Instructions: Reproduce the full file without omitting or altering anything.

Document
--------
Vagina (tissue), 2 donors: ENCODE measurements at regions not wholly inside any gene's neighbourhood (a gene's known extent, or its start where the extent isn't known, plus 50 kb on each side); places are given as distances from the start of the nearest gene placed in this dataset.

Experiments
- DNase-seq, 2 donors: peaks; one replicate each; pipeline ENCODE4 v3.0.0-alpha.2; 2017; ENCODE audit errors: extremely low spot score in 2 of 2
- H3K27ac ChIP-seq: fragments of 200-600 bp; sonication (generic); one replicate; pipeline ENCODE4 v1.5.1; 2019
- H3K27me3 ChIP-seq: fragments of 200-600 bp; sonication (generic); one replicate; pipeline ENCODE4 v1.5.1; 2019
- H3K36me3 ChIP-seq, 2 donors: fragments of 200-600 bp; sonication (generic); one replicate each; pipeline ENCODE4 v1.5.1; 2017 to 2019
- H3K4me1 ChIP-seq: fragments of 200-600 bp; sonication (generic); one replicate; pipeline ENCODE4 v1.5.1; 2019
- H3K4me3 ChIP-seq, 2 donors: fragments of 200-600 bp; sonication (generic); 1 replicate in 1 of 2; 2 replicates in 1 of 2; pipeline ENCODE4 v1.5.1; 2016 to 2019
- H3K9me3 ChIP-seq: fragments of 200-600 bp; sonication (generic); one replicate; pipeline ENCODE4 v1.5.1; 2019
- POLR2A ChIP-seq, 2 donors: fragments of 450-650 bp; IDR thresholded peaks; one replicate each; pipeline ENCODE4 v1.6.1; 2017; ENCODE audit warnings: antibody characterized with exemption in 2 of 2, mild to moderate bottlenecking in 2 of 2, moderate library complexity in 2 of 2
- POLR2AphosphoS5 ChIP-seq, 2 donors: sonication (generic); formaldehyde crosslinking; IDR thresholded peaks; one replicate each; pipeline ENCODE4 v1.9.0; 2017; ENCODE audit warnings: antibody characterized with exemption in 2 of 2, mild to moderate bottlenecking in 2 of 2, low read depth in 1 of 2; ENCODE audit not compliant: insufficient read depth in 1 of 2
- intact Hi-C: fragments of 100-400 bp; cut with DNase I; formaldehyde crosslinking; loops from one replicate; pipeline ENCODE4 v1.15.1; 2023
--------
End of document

Vagina (tissue), 2 donors: ENCODE measurements at regions not wholly inside any gene's neighbourhood (a gene's known extent, or its start where the extent isn't known, plus 50 kb on each side); places are given as distances from the start of the nearest gene placed in this dataset.

Experiments
- DNase-seq, 2 donors: peaks; one replicate each; pipeline ENCODE4 v3.0.0-alpha.2; 2017; ENCODE audit errors: extremely low spot score in 2 of 2
- H3K27ac ChIP-seq: fragments of 200-600 bp; sonication (generic); one replicate; pipeline ENCODE4 v1.5.1; 2019
- H3K27me3 ChIP-seq: fragments of 200-600 bp; sonication (generic); one replicate; pipeline ENCODE4 v1.5.1; 2019
- H3K36me3 ChIP-seq, 2 donors: fragments of 200-600 bp; sonication (generic); one replicate each; pipeline ENCODE4 v1.5.1; 2017 to 2019
- H3K4me1 ChIP-seq: fragments of 200-600 bp; sonication (generic); one replicate; pipeline ENCODE4 v1.5.1; 2019
- H3K4me3 ChIP-seq, 2 donors: fragments of 200-600 bp; sonication (generic); 1 replicate in 1 of 2; 2 replicates in 1 of 2; pipeline ENCODE4 v1.5.1; 2016 to 2019
- H3K9me3 ChIP-seq: fragments of 200-600 bp; sonication (generic); one replicate; pipeline ENCODE4 v1.5.1; 2019
- POLR2A ChIP-seq, 2 donors: fragments of 450-650 bp; IDR thresholded peaks; one replicate each; pipeline ENCODE4 v1.6.1; 2017; ENCODE audit warnings: antibody characterized with exemption in 2 of 2, mild to moderate bottlenecking in 2 of 2, moderate library complexity in 2 of 2
- POLR2AphosphoS5 ChIP-seq, 2 donors: sonication (generic); formaldehyde crosslinking; IDR thresholded peaks; one replicate each; pipeline ENCODE4 v1.9.0; 2017; ENCODE audit warnings: antibody characterized with exemption in 2 of 2, mild to moderate bottlenecking in 2 of 2, low read depth in 1 of 2; ENCODE audit not compliant: insufficient read depth in 1 of 2
- intact Hi-C: fragments of 100-400 bp; cut with DNase I; formaldehyde crosslinking; loops from one replicate; pipeline ENCODE4 v1.15.1; 2023